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Bad news is good news again

JUN. 10, 2019
  • Equity markets had their best week of the year following a four-week losing streak. The S&P 500 Index bounced to within 2.5% of an all-time high and recovered nearly two-thirds of the May loss. The S&P 500 is 2.5% off an all-time high despite clear slowing trends in the economy as the optimism on a rate cut supersedes the growth outlook. Investors are currently betting on both a positive resolution to the various trade disputes and a cut to the Fed Funds rate. There could be downside to markets if either of those items fail to materialize.
  • We have returned to the idea that “bad news is good news,” with disappointing economic data viewed positively as it reinforces the trend towards rate cuts. May payrolls disappointed at 75k compared with an expectation of 180k and the April reading of 224k. Interest rates fell sharply, with the 10-year yield back to the lows experienced before the 2016 elections. The consensus around pending rate cuts has grown, with an 80% chance of a cut by the July meeting embedded in the curve, up from 17% a month ago. By year end, there is a 98% chance of a cut with an 87% chance of two or more and a near-50% chance of three or more. While recent Fed speeches seem more amenable to a cut, it seems that investors are far more certain than Fed officials and economists. Investors may be careful what they wish for, as only the 1995-96 period saw rate cuts as a continuation of the business cycle and bull market. It is more often coincident with the end of the business cycle.
  • Trade tensions with Mexico thawed over the weekend with President Trump tweeting that he indefinitely suspended the tariff threat after it agreed to take strong measures to limit migration and increase purchases of agricultural products. While this is a welcome sign, it is too early to declare victory as the deal includes a provision that reinforces the notion that the U.S. will continue to use tariffs as leverage. The U.S. will review the effectiveness of the policies in 90 days. A meeting between Trump and Chinese President Xi remains scheduled for the G20 meeting on June 28-29, but officials are preaching caution, as there has been limited progress in recent weeks. At a G20 meeting last weekend, G20 finance leaders said trade and geopolitical tensions have “intensified”, raising risks to stabilizing growth, but stopped short of calling for a resolution to trade tensions between US and China.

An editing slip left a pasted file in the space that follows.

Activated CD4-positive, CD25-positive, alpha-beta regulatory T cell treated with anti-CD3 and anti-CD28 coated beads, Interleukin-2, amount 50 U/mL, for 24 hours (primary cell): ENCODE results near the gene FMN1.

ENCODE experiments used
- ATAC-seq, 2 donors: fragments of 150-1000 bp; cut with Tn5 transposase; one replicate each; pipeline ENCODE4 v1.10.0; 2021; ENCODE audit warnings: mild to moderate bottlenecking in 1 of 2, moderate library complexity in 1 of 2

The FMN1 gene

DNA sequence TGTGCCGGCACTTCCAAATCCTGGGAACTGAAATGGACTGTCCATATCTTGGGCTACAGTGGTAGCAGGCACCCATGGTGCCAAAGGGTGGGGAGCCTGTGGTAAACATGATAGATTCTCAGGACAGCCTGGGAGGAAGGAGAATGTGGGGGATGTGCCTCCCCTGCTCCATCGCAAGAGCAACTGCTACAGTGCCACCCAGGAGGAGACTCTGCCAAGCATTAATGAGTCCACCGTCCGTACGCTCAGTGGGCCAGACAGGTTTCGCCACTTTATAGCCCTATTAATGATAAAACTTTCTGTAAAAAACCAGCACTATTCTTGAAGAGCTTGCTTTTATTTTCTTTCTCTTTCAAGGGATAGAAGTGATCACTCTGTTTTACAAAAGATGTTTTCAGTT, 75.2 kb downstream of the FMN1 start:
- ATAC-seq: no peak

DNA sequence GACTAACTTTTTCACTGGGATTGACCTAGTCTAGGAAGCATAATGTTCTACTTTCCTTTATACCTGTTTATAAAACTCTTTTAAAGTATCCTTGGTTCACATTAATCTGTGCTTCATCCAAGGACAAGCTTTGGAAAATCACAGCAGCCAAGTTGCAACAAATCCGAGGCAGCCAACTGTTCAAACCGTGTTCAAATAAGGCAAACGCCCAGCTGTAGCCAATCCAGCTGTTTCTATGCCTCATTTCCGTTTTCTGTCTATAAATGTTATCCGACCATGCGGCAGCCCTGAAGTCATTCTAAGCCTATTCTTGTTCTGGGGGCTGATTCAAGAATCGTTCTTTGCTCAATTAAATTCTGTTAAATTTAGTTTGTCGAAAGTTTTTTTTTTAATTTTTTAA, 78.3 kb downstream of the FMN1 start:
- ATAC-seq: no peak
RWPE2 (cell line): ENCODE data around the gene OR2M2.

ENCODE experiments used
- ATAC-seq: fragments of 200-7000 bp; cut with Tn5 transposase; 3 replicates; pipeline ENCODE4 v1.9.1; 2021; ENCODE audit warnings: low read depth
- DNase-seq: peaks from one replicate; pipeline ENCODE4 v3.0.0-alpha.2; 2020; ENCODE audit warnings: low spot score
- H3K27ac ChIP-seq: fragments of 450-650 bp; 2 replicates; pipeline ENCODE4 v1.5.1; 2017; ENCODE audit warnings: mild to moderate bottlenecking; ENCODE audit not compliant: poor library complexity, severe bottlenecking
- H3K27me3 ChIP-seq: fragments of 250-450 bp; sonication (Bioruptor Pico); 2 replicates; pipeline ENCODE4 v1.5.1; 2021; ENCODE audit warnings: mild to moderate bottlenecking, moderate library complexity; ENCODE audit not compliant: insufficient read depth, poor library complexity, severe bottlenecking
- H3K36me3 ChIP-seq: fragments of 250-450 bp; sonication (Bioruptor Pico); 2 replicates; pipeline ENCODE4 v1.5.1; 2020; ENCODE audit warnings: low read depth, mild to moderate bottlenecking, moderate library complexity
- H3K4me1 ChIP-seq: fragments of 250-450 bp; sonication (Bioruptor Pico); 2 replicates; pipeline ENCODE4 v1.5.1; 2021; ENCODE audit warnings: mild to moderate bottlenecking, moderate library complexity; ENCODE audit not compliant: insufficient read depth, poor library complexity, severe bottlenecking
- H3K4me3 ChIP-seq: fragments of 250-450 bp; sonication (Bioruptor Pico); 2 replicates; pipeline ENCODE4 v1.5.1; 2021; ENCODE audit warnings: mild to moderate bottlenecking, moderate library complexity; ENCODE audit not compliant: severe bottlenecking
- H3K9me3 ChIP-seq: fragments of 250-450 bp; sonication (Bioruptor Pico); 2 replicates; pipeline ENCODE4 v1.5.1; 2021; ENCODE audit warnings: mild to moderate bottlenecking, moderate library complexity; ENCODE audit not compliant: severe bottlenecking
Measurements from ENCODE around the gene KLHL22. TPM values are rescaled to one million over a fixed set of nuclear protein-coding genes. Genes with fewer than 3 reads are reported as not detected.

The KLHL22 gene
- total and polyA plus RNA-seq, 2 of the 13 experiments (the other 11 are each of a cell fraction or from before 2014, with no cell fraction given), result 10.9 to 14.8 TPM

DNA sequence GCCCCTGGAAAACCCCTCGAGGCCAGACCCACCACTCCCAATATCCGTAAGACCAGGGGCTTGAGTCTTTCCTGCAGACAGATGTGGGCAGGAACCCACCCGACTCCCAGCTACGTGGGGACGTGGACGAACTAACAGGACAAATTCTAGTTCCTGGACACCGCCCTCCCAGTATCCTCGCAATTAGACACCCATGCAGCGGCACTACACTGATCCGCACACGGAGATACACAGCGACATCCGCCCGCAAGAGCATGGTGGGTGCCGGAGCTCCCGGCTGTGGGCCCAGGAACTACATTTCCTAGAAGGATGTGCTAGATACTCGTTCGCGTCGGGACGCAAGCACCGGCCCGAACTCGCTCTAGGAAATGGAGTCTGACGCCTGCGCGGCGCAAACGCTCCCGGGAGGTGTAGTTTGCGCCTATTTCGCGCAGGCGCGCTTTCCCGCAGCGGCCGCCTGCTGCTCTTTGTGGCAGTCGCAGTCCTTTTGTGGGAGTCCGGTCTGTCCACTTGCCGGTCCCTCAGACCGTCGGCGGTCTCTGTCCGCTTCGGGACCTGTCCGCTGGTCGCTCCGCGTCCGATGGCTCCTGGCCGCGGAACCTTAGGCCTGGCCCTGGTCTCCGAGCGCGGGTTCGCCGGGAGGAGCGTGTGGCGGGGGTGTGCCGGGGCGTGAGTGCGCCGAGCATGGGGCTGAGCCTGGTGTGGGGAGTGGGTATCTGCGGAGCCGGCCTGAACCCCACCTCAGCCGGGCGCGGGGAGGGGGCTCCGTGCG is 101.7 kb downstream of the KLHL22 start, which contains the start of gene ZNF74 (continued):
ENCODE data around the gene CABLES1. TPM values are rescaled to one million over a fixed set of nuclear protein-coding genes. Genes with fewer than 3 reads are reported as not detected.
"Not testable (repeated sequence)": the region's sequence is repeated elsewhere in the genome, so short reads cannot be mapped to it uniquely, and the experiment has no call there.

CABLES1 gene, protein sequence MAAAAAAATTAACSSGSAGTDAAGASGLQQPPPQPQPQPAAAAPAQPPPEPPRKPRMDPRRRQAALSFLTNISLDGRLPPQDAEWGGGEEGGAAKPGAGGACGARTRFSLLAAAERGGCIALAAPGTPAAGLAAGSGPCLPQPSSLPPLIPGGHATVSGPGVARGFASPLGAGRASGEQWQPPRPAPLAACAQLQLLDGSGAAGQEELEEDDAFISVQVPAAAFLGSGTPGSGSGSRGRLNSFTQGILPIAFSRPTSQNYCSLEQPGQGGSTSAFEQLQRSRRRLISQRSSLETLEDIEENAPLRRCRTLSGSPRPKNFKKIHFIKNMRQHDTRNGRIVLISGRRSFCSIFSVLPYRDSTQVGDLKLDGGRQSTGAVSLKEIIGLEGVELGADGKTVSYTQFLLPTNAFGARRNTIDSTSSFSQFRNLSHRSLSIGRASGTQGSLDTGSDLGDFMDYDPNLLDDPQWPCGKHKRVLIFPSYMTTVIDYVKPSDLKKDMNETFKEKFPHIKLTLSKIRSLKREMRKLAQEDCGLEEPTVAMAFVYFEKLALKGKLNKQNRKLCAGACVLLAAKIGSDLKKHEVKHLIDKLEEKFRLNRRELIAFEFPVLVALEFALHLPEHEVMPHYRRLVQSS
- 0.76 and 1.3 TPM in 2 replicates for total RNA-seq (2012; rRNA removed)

• M&A Activity: Another major M&A deal was announced this morning, with United Technologies and Raytheon combining to make an $120 billion company. We are in the midst of a multi-year ramp up in M&A activity, driven by continued low interest rates, the benefits of repatriation and the increasing difficulty in driving organic growth. This is a common trend in the later stages of a business cycle. It will likely be a tailwind for the current market environment, as it takes shares out of the market and it makes shorting very difficult. However, the trend must be watched as it was an indication of peak conditions at the end of the last cycle. Private equity funds have an estimated $2 trillion in “dry powder” with more than $600 billion in capital raised in buyout funds in the past three years.
  • Global Growth: The World Bank’s Global Economic Prospects report for June showed downward revisions to the global GDP growth forecasts to 2.6% in 2019 (down from 2.9% in Jan) and 2.7% in 2020 (down from 2.8%). The primary driver was a sharp negative revision for Europe and modest revisions in Japan, while the U.S. was unchanged. The report notes the balance of risks are to the downside including a further escalation of trade tensions, renewed financial turmoil in emerging markets and sharper-than-expected slowdowns in major economies.
  • Sentiment & Flows: Investors continue to flock to fixed income investments despite the historically low rate with global bond funds attracting $17.5 billion in the most recent week. This was the largest inflow in more than four years and brings the year-to-date total to $183 billion. Investment-grade funds attracted $18.5 billion, the best week on record, while Treasury funds had their second-best week at $8.9 billion. Risk assets were negative, with high-yield funds losing for the fifth-straight week and emerging market bond funds falling for the fourth-straight week. Equity funds saw another $10 billion in outflows, bringing the year-to-date total to -$155 billion. Investor sentiment was muted despite the strong market with AAII survey shows that only 23% are bullish (down from 26% last week) and 43% are bearish (up from 40%).

What to Watch

  • An important week of economic data awaits, including NFIB small business index and PPI on Tuesday, CPI on Wednesday, import prices on Thursday, and retail sales, industrial production and consumer sentiment on Friday.

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